Lilongwe University of Agriculture and Natural Resources (Luanar) has reiterated its stance to bar students who are yet to pay their tuition fees from sitting for their end of semester examinations.
Over three hundred students are expected to miss the exams scheduled to start today for nonpayment of tuition fees amounting to about K1 billion, according to university registrar Phillip Kaonda.
Luanar demands K362,000 and K771,000 as annual tuition fee from its generic and mature entry undergraduate students, respectively.
Kaonda added that the affected students were only “trying to be naughty by hiding behind the underprivileged tag”, arguing that the university has enough avenues to cater for every needy student as far as the issue of fees is concerned.
Apart from the Higher Education Students Loans and Grants Board, the university says needy students can also access tuition through the university’s office of the director of students’ affairs, instituted to facilitate fee payment plans for the students.
“This time around, the [university] senate that congregated recently has opted for a no-mercy-approach in a quest to send the message across. We’ve been lenient enough on them and reaching this far, I can say without fear of contradiction that such defaulters just take the university’s leniency for granted.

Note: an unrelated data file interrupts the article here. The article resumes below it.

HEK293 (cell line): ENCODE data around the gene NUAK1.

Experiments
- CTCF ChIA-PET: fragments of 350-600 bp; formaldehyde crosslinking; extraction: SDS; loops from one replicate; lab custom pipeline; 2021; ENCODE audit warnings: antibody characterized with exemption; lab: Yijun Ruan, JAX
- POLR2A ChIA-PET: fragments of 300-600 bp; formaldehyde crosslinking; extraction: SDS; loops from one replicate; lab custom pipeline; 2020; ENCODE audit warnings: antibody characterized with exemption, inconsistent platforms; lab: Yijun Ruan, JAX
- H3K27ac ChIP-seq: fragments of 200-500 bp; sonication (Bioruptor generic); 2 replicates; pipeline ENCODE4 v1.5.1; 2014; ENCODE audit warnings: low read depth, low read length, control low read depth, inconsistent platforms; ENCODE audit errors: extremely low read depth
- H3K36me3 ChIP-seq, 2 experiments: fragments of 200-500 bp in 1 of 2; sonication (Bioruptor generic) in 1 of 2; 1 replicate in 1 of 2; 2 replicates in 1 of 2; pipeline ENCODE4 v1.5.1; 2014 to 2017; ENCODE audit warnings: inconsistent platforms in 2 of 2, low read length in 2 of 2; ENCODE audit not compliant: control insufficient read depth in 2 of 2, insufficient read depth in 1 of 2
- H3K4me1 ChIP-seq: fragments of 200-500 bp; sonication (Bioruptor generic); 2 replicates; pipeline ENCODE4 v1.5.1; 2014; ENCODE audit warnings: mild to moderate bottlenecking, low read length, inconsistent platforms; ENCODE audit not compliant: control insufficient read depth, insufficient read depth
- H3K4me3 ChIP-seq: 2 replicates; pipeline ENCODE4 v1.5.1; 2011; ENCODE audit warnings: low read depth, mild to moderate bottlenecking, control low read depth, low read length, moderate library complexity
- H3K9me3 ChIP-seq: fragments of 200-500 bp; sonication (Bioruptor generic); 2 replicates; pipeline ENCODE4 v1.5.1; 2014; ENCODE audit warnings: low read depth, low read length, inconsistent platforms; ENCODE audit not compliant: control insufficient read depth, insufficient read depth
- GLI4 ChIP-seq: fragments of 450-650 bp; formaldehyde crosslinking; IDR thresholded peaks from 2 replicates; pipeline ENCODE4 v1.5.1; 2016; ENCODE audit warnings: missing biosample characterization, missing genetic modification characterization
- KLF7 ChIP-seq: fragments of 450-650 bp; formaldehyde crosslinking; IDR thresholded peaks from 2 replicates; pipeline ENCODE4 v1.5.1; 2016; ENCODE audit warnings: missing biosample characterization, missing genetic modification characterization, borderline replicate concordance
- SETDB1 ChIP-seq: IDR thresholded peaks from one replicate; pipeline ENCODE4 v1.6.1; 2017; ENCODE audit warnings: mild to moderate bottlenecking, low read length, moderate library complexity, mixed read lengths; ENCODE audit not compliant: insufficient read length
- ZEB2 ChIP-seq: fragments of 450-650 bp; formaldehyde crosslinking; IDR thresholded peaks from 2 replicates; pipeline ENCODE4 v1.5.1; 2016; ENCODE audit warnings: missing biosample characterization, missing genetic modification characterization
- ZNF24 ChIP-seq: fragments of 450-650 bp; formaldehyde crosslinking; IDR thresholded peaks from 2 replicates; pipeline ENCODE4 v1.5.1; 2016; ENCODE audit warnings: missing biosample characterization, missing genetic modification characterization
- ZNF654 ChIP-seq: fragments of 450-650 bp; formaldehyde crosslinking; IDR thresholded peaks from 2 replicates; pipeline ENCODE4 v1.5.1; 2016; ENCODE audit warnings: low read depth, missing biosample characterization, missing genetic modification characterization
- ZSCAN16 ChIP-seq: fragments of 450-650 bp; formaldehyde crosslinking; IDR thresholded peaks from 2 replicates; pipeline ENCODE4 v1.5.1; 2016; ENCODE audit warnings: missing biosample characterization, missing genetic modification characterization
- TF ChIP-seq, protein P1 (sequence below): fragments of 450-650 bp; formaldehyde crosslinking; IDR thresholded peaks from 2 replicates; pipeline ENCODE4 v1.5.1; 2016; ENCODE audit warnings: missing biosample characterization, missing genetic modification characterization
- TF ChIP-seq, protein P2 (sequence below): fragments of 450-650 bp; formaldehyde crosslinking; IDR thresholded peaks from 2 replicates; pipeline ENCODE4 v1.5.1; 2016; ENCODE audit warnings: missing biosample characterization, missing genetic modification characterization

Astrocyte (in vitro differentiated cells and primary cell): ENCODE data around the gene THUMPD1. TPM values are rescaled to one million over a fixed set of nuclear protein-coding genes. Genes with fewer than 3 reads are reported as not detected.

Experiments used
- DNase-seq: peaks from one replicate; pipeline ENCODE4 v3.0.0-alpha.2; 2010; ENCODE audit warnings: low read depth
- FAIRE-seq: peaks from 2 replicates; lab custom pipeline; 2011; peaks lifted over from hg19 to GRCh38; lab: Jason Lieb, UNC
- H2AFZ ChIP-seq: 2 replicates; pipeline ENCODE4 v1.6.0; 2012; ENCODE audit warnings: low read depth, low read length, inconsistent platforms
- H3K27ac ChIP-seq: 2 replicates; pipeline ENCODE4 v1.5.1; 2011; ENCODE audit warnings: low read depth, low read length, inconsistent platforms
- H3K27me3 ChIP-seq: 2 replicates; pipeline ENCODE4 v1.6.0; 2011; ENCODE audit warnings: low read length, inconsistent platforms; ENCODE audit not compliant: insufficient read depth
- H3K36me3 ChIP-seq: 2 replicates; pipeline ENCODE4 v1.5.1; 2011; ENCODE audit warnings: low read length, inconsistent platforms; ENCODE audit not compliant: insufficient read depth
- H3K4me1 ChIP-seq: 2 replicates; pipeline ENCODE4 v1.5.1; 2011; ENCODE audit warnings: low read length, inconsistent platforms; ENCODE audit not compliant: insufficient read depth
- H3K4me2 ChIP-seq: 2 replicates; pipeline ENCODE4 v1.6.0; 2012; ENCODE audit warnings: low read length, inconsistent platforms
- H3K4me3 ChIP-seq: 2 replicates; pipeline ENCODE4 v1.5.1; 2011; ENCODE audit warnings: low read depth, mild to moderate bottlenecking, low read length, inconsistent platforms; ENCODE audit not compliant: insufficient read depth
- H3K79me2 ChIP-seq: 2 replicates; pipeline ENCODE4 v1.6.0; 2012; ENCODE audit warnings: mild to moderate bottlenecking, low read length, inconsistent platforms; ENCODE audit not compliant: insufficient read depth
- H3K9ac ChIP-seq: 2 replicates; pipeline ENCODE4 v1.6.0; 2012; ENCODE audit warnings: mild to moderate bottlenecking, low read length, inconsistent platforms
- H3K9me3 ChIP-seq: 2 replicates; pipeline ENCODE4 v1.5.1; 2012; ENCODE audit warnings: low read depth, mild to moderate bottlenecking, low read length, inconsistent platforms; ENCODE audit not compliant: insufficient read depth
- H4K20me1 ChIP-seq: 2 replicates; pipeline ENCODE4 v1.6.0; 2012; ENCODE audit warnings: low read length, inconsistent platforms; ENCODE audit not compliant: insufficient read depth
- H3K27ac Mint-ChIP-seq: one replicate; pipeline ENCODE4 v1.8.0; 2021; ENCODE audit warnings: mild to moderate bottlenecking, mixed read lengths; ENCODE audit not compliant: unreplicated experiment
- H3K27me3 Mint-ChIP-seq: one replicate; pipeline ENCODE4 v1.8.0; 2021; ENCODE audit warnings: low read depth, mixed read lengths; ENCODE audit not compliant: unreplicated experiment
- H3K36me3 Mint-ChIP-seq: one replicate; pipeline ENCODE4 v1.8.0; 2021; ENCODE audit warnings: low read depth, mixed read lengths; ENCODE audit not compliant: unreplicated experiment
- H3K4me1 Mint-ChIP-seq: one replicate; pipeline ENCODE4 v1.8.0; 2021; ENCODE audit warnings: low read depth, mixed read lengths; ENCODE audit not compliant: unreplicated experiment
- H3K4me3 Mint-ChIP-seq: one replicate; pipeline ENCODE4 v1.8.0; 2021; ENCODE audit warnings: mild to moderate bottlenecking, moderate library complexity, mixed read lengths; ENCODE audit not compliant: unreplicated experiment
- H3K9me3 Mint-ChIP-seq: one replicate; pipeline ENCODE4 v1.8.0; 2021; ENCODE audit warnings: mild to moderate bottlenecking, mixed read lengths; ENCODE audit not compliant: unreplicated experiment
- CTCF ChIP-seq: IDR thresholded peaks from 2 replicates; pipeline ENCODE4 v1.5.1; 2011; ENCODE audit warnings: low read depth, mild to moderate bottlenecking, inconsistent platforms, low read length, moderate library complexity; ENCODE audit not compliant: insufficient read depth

“On the other hand, it won’t be fair to those who pay, as most of them equally struggle to raise
for the same. Tertiary education anywhere in the world is supposed to be paid for, one way or the other,” Kaonda said.
Luanar Students’ Union president Thomas Chasera confirmed the development in a separate interview, adding that management has already officially communicated to all concerned parties of their decision.
He also revealed that efforts to get the Ministry of Education’s intervention on the matter have so far proved futile, although the students understand that the institution is ‘no longer as strong in its finances’.
Chasera explained: “Yes, it’s true; the university isn’t letting those with fees balances sit for the exam. Actually, this started last Friday with the freshmen. However, the students still have a chance to sit for differed exams should they pay up anytime in between, otherwise they set to miss out completely. It’s that pathetic.”
Ministry of Education spokesperson Lindiwe Chide said in an interview that she was unaware the affected students sought government’s intervention this time around.
“Perhaps I need more time to consult, otherwise I don’t remember them engaging us on the matter,” she said.